Quas Primas

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Quas Primas (Latin: In the first) was an encyclical of Pope Pius XI. Promulgated on December 11, 1925, it introduced the Feast of Christ the King.

In 1925 Pope Pius XI asked Édouard Hugon, professor of philosophy and theology at the Pontifical University of Saint Thomas Aquinas, Angelicum to work on Quas Primas.[1]

Purpose and Content[edit]

Quas Primas established the Feast of Christ the King [2]which was Pope Pius XI's response to the world's increasing secularization and nationalism.

“While nations insult the beloved name of our Redeemer by suppressing all mention of it in their conferences and parliaments, we must all the more loudly proclaim his kingly dignity and power, all the more universally affirm his rights.”[3]

In response to this worldwide phenomenon of nations claiming more authority over the Church, the Pope also asserted the Church's right to be free from secular authority.

“When we pay honor to the princely dignity of Christ, men will doubtless be reminded that the Church, founded by Christ as a perfect society, has a natural and inalienable right to perfect freedom and immunity from the power of the state; and that in fulfilling the task committed to her by God of teaching, ruling, and guiding to eternal bliss those who belong to the kingdom of Christ, she cannot be subject to any external power.” [4]

The encyclical summarizes both the Old Testament and the New Testament teaching on the kingship of Christ. Invoking an earlier encyclical Annum Sacrum of Pope Leo XIII, Pius XI suggests that the kingdom of Christ embraces the whole mankind.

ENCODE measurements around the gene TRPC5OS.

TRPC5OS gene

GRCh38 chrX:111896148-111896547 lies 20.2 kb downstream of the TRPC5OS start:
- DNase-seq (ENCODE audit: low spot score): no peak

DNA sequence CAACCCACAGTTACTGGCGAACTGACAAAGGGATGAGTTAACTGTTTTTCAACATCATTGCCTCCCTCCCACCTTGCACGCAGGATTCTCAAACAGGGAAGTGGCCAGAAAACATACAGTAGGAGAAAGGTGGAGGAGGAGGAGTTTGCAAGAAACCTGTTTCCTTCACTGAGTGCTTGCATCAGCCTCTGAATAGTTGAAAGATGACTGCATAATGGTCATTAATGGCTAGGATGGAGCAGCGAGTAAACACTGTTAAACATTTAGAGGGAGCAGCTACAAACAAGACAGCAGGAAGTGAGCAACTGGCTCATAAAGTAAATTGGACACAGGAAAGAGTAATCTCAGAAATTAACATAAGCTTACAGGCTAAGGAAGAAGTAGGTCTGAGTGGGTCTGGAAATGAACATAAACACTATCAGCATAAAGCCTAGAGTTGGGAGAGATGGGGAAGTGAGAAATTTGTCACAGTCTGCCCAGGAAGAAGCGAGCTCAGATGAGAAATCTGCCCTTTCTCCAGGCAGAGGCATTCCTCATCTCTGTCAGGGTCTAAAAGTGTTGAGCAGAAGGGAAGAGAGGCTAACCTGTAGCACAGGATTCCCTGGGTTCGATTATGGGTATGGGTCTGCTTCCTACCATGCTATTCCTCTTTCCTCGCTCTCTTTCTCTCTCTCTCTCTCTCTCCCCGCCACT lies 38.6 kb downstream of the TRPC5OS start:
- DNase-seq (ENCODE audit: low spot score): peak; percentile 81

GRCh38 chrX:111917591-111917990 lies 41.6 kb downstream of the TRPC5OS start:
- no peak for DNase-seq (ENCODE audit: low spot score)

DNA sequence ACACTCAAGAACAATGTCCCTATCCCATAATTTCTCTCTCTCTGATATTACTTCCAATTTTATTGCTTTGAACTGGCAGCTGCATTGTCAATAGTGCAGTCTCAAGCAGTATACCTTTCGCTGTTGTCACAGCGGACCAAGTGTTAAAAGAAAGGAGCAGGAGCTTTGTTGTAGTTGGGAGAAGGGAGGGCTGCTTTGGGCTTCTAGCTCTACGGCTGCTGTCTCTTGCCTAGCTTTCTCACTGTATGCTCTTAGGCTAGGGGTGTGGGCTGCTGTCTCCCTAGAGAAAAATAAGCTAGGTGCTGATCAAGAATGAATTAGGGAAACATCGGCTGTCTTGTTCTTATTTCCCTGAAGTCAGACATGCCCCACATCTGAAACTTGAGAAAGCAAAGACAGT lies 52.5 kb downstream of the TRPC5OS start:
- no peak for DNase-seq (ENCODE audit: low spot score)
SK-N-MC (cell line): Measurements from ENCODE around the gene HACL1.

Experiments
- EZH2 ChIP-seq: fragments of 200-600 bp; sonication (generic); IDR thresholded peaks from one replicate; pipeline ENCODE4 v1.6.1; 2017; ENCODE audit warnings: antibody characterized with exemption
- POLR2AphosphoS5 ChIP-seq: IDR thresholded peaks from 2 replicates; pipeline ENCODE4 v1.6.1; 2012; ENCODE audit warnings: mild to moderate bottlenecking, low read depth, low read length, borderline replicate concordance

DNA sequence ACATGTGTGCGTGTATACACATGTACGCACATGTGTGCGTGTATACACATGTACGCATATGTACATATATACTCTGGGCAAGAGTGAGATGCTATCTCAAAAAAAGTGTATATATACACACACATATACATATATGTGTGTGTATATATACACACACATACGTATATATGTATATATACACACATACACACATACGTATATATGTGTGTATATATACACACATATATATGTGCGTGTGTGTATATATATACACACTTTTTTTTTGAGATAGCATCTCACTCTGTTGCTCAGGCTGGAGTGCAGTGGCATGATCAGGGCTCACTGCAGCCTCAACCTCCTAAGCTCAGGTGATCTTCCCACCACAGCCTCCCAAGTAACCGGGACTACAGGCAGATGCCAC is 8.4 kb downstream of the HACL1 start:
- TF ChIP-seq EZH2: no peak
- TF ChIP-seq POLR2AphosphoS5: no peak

Significance for the Laity[edit]

While the encyclical was addressed to Catholic bishops, Pope Pius XI wanted the feast of Christ the King to impact the laity.

"The faithful, moreover, by meditating upon these truths, will gain much strength and courage, enabling them to form their lives after the true Christian ideal. If to Christ our Lord is given all power in heaven and on earth; if all men, purchased by his precious blood, are by a new right subjected to his dominion; if this power embraces all men, it must be clear that not one of our faculties is exempt from his empire. He must reign in our minds, which should assent with perfect submission and firm belief to revealed truths and to the doctrines of Christ. He must reign in our wills, which should obey the laws and precepts of God. He must reign in our hearts, which should spurn natural desires and love God above all things, and cleave to him alone. He must reign in our bodies and in our members, which should serve as instruments for the interior sanctification of our souls, or to use the words of the Apostle Paul, as instruments of justice unto God." [5]

Feast of Christ the King[edit]

Some have mistakenly believed that the placement of the feast on the last Sunday of Ordinary Time Pentecost, in the later Mass of Paul VI Novus Ordo calendar symbolized a new orientation of the Second Vatican Council in that Christ will reign, not now among nations, but at the end of time. However, such an interpretation is ultimately flawed as it relies on misunderstanding of the Council as replacing previous teaching, whereas it is actually in continuity with all that was taught by the Church prior to 1962. In fact, Christ's kingship is to occur both here and now, and at the end of time.[6]


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